[quote author=“cpl”]I’m really quite pleased to have the data from 39 of 43 studies brought to my attention. I was wrong, rationalists really are smarter than religionists and I can now rely upon data instead of “common sense” or the opinion of vested interests for that information to support that assertion.
Oh dear. Assuming this is not irony, where to begin.
I am not concerned that Dawkings misattributes a “meta-analysis” between two lightweight mags such as Mensa and Sceptic in a verbal interview. For that matter, it may have appeared in both.
What does trouble me is that he appears not to know what a meta-analysis is, since he says “in 39 out of 43 [studies]—that’s all but four—there is a correlation”. (So what? How good were those studies? I could design 400 studies to find a positive correlation between intelligence and religiosity and they would all be worthless.)
I am further troubled that he does not seem to be aware that meta-analysis is notoriously unreliable when it comes to research reports - let alone that what he mentioned probably wasn’t even a meta-analysis, since the website refers to the Sceptic piece as a summary. And Dawkins certainly describes it that way.
The New England Journal of Medicine rejected meta-analysis in favor of randomized clinical trials: that is to say, when the results of a meta-analysis conflict with the results of a properly done clinical trial, one is advised to accept the results of the trial.
Here is part of what the editors had to say in support of their position:
“[M]ajor problems with the implementation of meta-analyses have been common. There have been a wide variety of these, including failure of the investigator performing the meta-analysis to understand the basic issues, carelessness in abstracting and summarizing appropriate papers, failure to consider important covariates, bias on the part of the meta analyst, and, perhaps most often, overstatements of the strength and precision of the results. It is not uncommon to find that two or more meta-analyses done at about the same time by investigators with the same access to the literature reach incompatible or even contradictory conclusions. Such disagreement argues powerfully against any notion that meta-analysis offers an assured way to distill the ‘truth’ from a collection of research reports.”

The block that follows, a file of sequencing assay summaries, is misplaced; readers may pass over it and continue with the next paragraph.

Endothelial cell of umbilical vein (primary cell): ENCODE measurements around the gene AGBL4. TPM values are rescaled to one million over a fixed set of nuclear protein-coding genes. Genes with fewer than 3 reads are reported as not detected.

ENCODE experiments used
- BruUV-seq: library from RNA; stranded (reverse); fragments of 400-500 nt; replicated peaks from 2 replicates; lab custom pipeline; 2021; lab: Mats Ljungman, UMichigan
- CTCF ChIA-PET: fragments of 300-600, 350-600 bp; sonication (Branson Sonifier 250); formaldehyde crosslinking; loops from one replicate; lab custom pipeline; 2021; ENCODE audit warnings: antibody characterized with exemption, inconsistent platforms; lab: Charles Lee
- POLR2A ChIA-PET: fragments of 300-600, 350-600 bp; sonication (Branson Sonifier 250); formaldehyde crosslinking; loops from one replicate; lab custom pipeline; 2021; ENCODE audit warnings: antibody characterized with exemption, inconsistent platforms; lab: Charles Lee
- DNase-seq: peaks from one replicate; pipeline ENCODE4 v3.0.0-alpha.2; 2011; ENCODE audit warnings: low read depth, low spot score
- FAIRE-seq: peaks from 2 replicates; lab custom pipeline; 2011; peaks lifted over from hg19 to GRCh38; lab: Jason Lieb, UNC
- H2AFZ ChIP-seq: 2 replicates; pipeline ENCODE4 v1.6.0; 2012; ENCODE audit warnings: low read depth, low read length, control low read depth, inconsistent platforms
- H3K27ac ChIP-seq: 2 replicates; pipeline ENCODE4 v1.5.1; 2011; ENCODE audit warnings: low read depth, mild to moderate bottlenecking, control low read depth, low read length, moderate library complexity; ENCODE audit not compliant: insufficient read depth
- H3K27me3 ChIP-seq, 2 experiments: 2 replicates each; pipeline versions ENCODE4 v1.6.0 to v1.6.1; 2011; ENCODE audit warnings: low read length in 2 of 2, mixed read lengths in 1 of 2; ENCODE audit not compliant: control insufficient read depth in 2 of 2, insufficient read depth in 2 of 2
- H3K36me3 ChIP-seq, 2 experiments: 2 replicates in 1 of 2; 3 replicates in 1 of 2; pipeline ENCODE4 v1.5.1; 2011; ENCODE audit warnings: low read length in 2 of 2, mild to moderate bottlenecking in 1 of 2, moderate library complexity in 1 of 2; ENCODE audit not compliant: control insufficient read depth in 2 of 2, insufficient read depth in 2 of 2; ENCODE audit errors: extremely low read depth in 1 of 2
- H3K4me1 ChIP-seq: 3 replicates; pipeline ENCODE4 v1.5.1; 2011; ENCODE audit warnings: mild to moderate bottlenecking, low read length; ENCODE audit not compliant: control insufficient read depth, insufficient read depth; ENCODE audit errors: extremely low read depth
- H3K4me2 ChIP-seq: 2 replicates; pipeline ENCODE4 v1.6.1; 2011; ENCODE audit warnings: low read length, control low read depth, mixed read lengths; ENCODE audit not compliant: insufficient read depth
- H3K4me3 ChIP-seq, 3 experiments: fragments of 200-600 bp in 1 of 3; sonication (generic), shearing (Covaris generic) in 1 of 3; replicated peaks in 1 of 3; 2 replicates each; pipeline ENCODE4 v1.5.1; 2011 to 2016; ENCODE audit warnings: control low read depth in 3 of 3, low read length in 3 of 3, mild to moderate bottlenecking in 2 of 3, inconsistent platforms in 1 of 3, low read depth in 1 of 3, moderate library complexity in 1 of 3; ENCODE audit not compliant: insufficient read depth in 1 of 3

This article was called “The promise and problems of meta-analysis” and it was published in 1997. You have to have a subscription to NEJM to access their web content now, or you can pay-per-view, so if anyone is interested go to the site and search.
Bear in mind that they were criticizing meta-analysis when it comes to the kind of data that can be obtained from clinical trials. Imagine how much worse it is in other areas of research.
In the end, meta-analysis works well for research that uses common (as in mutual… sigh) mathematical parameters but very badly for everything else. As someone here on the forum said recently, GIGO.
Dawkins made a fairly heavyweight claim. I’d have liked to see some equally sturdy evidence for it - or at least not merely something so flimsy. All he did was expose his position to ridicule with that statement. Then again, it was just an interview. Perhaps he has published all kinds of gold-standard data.
The last line “I feel smarter already!” is a quip, a brief moment of humor offered up at my own expense, a reference to what was clearly my ignorance which has now been cured by your direction to the evidence.
Again, assuming this is not irony, I apologize if you think that your ignorance is now cured by the page I directed you to. Such was not my intent. I find that my ignorance on the subject of intelligence vs. religiosity is no more enlightened by perusing that avalanche of information. That is to say, I am not more able to draw a conclusion one way or the other.
Being rational and somewhat historically inclined, I value real data over even the most expert of opinion. (One of my favorite books is “The Experts Speak,” a compendium of “expert” analysis which time has proven false.)
Indeed. It sounds like an excellent example of how hard it is to acquire “real data” - especially on topics as uncertain as “intelligence” and “religiosity”.
I’m also naturally inclined to see great humor in human folly, especially my own. I don’t see either of those traits as a problem. Apparently you do, for which I am truly sorry.
“‘In that case, tinkerty-tonk.’ And I meant it to sting.”
This forum does seem to be solemn, perhaps because we are all so very intelligent. It’s not usually that hard to recognize jokes in writing, even when someone’s being laconic AND ironic. (Then again, unintended humor can be the funniest of all.) So I suppose I need to tell you explicitly not to worry. I love a joke on myself. It’s a shame so few people are able to bring one off.